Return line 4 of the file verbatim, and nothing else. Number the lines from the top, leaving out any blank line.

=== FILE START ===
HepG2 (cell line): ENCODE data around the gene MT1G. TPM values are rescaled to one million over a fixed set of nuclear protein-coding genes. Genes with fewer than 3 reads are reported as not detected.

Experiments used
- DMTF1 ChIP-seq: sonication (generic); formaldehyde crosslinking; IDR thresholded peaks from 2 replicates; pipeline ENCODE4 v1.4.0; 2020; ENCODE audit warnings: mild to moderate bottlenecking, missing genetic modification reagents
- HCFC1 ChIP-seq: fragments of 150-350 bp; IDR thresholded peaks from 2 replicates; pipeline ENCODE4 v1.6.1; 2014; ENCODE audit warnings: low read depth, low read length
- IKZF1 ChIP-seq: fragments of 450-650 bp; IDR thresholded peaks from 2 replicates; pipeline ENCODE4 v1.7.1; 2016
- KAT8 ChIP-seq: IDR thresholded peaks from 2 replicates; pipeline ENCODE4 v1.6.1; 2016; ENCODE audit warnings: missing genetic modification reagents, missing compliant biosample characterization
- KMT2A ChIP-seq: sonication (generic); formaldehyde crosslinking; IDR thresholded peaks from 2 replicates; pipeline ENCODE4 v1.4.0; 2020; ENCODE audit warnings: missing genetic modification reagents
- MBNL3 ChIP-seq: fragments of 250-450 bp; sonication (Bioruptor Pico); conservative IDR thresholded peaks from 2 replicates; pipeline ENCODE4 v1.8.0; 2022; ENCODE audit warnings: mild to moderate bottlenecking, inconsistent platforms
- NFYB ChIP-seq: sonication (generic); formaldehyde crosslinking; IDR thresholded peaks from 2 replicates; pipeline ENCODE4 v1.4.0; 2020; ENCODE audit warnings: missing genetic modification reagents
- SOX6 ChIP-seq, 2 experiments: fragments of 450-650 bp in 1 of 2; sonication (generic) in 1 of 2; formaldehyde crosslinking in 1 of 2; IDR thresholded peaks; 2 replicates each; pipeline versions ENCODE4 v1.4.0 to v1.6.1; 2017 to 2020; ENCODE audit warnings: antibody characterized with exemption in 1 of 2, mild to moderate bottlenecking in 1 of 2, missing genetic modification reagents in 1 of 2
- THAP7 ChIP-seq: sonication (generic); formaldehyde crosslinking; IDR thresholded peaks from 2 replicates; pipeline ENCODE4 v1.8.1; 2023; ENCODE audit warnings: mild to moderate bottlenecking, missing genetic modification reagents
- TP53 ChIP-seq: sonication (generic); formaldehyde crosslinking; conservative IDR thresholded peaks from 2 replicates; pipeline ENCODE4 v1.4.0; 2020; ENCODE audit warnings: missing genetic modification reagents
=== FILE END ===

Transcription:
- HCFC1 ChIP-seq: fragments of 150-350 bp; IDR thresholded peaks from 2 replicates; pipeline ENCODE4 v1.6.1; 2014; ENCODE audit warnings: low read depth, low read length